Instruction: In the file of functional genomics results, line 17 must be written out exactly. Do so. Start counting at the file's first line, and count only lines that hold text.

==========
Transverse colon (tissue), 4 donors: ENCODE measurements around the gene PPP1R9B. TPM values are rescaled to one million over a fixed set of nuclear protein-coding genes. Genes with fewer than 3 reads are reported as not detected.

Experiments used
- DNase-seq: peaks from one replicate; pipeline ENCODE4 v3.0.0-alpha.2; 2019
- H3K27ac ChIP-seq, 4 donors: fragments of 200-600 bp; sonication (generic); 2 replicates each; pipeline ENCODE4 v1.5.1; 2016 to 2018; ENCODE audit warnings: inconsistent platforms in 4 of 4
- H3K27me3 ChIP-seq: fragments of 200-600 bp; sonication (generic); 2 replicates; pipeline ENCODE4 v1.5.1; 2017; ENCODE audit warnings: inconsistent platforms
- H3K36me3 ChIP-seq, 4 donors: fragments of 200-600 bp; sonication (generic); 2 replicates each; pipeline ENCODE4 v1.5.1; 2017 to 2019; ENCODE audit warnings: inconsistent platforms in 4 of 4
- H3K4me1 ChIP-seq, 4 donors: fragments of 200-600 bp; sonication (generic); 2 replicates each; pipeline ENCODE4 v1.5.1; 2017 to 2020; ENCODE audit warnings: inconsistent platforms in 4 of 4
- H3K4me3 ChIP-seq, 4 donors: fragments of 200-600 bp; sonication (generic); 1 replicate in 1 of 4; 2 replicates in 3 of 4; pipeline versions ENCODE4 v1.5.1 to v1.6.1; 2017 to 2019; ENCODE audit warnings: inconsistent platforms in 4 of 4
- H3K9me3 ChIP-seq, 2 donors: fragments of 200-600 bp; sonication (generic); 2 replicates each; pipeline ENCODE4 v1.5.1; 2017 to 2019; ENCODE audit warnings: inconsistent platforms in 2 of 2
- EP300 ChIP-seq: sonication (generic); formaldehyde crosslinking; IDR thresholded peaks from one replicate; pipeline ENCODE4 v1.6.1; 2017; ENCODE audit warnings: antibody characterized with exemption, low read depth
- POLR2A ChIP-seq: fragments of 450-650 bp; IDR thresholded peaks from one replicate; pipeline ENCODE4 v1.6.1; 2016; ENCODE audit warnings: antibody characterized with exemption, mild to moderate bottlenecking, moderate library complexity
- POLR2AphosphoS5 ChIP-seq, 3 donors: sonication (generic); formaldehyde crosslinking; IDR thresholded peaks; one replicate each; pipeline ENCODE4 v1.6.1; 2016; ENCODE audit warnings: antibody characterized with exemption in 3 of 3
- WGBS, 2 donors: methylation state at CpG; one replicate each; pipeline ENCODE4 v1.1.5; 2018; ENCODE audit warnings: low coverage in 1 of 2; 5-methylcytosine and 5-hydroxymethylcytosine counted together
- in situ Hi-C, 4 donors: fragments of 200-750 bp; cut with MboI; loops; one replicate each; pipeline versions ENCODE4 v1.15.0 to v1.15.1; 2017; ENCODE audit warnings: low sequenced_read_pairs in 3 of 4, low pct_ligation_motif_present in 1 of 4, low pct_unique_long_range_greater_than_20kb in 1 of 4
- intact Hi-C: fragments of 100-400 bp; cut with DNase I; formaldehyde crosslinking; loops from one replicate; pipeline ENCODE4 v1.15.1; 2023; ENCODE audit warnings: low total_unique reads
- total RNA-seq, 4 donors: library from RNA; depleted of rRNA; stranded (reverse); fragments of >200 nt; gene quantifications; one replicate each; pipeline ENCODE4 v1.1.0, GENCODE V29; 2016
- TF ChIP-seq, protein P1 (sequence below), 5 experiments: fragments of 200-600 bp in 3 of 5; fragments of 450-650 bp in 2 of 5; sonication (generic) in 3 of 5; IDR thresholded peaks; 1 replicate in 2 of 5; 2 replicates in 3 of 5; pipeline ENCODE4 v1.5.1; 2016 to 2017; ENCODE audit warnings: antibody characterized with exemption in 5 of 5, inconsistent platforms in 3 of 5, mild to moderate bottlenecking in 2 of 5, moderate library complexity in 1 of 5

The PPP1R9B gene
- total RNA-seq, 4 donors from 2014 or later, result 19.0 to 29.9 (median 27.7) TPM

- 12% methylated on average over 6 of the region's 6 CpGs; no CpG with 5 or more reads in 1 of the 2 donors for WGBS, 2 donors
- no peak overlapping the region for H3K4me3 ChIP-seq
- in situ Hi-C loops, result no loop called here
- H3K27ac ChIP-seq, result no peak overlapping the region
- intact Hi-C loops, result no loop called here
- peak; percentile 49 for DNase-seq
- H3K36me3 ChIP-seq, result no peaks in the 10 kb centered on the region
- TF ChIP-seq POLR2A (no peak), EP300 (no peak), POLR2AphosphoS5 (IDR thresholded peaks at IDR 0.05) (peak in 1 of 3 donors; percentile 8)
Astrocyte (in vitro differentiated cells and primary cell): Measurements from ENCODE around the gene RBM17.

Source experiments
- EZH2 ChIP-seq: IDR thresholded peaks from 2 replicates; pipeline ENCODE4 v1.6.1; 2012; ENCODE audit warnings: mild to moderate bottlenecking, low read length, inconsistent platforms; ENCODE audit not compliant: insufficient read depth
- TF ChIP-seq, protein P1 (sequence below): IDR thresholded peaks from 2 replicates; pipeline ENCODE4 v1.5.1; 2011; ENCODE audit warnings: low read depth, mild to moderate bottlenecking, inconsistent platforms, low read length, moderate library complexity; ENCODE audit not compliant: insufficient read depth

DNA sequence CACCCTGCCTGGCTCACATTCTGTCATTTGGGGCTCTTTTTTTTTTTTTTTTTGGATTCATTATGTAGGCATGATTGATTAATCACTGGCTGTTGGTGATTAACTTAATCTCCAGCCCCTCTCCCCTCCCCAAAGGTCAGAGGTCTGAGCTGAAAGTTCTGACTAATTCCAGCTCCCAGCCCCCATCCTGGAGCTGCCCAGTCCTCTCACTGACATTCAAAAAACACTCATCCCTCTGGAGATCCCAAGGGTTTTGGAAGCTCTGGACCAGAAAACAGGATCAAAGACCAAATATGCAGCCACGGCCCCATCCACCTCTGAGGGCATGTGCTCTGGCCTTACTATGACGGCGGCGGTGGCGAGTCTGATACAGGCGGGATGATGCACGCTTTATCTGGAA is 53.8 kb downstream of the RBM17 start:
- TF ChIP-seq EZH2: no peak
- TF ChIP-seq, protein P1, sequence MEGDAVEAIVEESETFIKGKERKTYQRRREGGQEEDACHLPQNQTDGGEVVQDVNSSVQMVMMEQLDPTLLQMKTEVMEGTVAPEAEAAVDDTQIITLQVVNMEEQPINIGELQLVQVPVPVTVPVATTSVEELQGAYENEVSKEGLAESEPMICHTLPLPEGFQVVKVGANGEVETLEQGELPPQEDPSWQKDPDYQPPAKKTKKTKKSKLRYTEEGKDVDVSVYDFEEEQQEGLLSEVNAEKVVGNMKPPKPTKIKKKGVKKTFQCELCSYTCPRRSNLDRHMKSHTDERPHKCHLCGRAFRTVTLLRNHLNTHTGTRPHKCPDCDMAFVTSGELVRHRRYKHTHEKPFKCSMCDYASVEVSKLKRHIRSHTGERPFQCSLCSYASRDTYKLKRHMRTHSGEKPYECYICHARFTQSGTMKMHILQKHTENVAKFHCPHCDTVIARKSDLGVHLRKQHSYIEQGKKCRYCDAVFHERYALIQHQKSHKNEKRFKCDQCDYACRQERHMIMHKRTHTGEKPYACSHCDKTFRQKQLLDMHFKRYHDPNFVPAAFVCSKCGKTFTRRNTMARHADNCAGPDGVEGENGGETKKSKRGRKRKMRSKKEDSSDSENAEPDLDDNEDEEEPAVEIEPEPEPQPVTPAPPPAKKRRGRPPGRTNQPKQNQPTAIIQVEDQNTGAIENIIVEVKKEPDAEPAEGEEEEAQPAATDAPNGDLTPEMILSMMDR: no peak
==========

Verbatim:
- TF ChIP-seq, protein P1 (sequence below), 5 experiments: fragments of 200-600 bp in 3 of 5; fragments of 450-650 bp in 2 of 5; sonication (generic) in 3 of 5; IDR thresholded peaks; 1 replicate in 2 of 5; 2 replicates in 3 of 5; pipeline ENCODE4 v1.5.1; 2016 to 2017; ENCODE audit warnings: antibody characterized with exemption in 5 of 5, inconsistent platforms in 3 of 5, mild to moderate bottlenecking in 2 of 5, moderate library complexity in 1 of 5